First: So a school board in Ontario wants to create a specialized school in which the children of post-secondary educated parents are barred from attending. Paolo Miele intends to launch a human rights complaint against the school board for discrimination on the basis of family status, but the Commission has already prejudged the case:
While Miele plans to challenge a board-specific policy, Pascale Demers, spokeswoman for the Ontario Human Rights Commission, said the school is permitted under the Ontario Human Rights Code.
“The code permits implementing special programs designed to relieve hardship or economic disadvantage or to assist disadvantaged persons to achieve or attempt to achieve equal opportunity, so there’s no clear ground here,” she said.
“Socio-economic status is not a ground under the Ontario Human Rights Code. The party would have to make an argument about why it’s discriminatory under family status.”
Socio-economic status is not a ground under the Code? So how do you justify your policy on rental housing in which you forbid landlords to discriminate on the basis of income?
You can only use income information to confirm the person has enough income to cover the rent. Unless you are providing subsidized housing, it is illegal to apply a rent-to-income ratio such as a 30% cut-off rule.
Let’s see what the OHRC says about my plan to establish a public-funded school in which only the children of college graduates are allowed to attend.
Second: Interestingly, the Manitoba Human Rights Commission denied an application by a woman who was fired for shaving her head, reasoning that she had done it voluntarily. But all is not lost for the complainant:
Scarth said a waitress could file a human rights complaint if her male counterparts were allowed to shave their heads while females were not. Lozinski hinted she may take that route because she believes she wouldn’t have been fired if she were a man.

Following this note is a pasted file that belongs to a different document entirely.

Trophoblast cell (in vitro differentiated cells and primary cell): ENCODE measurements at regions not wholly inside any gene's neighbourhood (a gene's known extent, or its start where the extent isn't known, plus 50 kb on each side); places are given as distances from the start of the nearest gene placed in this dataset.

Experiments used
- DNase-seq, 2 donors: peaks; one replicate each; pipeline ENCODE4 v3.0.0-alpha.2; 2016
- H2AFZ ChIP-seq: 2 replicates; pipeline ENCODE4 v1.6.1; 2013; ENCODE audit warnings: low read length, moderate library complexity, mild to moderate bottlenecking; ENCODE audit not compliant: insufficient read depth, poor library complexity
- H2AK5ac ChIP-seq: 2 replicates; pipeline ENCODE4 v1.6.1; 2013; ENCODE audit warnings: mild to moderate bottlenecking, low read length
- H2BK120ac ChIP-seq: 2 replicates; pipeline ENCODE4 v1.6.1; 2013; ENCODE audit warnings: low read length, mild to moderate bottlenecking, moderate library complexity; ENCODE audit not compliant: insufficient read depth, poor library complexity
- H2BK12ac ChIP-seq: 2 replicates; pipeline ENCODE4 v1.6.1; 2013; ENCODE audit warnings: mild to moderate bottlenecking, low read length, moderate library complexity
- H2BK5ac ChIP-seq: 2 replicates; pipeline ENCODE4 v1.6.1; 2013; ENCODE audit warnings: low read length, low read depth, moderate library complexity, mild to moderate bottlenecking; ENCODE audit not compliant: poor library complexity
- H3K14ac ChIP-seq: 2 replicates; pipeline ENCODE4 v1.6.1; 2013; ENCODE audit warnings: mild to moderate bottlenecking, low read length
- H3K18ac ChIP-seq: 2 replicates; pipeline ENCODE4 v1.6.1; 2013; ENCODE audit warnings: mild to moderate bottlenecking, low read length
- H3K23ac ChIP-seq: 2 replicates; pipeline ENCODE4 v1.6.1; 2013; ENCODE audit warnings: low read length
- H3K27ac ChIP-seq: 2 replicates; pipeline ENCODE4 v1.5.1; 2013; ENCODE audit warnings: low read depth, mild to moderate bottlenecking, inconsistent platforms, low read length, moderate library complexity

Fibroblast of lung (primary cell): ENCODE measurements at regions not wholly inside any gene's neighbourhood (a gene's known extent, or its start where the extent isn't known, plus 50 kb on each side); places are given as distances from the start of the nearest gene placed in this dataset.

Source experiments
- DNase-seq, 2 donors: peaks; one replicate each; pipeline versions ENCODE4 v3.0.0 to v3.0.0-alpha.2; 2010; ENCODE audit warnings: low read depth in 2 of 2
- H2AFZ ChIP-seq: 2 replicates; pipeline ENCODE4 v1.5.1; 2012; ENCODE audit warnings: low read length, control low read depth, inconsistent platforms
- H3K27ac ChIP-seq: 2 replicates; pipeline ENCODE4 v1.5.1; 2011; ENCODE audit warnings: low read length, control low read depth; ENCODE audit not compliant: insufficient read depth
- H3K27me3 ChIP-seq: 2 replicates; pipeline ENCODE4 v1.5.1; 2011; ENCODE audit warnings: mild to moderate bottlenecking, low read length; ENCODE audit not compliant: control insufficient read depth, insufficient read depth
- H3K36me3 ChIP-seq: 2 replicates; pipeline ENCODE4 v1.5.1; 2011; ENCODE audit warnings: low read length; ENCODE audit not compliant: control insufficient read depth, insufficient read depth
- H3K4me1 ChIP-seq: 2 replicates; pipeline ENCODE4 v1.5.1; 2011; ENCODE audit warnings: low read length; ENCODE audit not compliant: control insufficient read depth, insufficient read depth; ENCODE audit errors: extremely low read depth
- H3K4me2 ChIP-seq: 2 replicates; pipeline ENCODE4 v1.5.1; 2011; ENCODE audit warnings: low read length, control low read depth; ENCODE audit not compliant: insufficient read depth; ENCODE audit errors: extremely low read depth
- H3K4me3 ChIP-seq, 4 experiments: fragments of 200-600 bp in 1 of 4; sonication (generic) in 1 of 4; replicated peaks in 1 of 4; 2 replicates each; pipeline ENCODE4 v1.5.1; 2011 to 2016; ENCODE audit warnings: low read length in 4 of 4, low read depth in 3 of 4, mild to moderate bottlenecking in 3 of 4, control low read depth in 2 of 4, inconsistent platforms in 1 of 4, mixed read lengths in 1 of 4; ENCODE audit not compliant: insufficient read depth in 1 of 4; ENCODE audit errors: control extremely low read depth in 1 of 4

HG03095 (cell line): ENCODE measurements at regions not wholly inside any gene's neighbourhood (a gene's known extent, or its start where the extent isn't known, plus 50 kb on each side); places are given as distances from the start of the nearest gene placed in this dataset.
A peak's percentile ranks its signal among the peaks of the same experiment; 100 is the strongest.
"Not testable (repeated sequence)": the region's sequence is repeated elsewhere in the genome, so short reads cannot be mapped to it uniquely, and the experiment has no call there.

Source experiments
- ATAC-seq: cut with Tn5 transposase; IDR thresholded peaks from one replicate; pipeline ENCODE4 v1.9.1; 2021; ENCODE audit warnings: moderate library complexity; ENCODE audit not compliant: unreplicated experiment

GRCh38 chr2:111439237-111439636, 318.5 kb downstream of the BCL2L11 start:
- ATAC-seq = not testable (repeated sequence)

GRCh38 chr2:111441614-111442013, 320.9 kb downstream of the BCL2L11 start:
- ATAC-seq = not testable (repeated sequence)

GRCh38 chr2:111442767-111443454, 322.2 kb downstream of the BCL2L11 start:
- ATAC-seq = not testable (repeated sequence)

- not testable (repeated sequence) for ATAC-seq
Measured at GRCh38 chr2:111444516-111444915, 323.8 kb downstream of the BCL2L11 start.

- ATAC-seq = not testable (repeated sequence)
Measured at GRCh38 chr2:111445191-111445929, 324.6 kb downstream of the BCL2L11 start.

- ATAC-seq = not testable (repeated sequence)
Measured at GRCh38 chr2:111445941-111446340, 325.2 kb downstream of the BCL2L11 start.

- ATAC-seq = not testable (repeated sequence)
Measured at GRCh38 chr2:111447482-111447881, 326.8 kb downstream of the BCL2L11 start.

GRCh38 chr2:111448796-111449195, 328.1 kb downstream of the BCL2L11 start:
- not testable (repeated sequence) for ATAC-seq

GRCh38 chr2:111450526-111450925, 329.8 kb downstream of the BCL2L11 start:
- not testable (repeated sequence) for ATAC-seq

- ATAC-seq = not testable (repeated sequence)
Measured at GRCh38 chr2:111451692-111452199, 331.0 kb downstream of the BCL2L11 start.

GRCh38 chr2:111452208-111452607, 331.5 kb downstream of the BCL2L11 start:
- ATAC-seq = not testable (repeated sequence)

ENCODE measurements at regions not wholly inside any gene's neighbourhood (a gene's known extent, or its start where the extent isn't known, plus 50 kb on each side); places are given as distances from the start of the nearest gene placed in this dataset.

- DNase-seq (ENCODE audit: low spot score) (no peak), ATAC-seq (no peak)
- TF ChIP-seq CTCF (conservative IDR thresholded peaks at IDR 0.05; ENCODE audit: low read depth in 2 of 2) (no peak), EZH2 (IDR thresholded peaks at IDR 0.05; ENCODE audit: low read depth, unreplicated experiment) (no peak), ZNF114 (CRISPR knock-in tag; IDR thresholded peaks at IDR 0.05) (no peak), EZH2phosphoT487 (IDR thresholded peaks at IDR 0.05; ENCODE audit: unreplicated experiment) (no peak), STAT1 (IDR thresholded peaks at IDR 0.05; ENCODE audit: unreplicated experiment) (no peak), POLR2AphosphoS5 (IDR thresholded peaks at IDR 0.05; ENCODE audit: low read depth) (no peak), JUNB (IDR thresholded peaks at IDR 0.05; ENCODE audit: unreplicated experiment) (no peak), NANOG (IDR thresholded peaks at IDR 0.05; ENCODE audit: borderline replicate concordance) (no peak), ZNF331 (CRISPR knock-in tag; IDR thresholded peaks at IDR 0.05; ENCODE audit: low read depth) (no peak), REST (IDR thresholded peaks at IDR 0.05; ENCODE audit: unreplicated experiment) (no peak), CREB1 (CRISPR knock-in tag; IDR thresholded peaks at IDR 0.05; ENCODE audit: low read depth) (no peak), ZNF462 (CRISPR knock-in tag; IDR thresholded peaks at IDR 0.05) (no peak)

I wonder if the same reasoning can be used to throw out complaints based on addictions, on religion, on family status, on criminal status, and even on sexual orientation, all of which are believed by many to be voluntary choices. Ah, but it’s only the Commission’s definition of “voluntary” that matters here.
Third: Some see the OHRC’s campaign to mandate “equity and inclusive education” as an attempt to control the thoughts of Ontario’s schoolchildren. While even I won’t go into body-snatching rhetoric, the OHRC certainly knows the weak points in which they can pursue their pet ideological projects – the schools.
Fourth: Gulp. The courts in the Yukon are worse than their Tribunal. It is an incredible story with lots of twists and turns. A man with a long list of criminal convictions was contracted by the government at the behest of his wife – a government employee – and then subsequently fired because other employees complained. His wife was also fired for concealing his criminal record when she recommended him. Both are pursuing human rights complaints, and a re-hearing of the husband’s case was ordered by the court after the Tribunal dismissed the complaint.
Canada – where criminals have all the rights and the victims only get a museum.
Vikki Bell, Registrar at the Human Rights Tribunal, confirmed that women who feel that they have been harassed or inappropriately denied reasonable accommodation to breastfeed their child in public (including stores) can file a complaint under the sex discrimination part of the Human Rights Code.
Interestingly, the Attorney General’s Human Rights in British Columbia, Sexual Discrimination and Harassment that describes what kind of discrimination is illegal also says the law “protects people against discrimination in printed publications.” (Have you read the Human Rights Act, Vancouver Sun?)
To this I will echo my continual rebuke to the rights-gestapo – just because you have a right to do it (breastfeed in public without any attempt at modesty, using furniture being advertised for sale) doesn’t make it polite – and doesn’t make criminals out of those who object.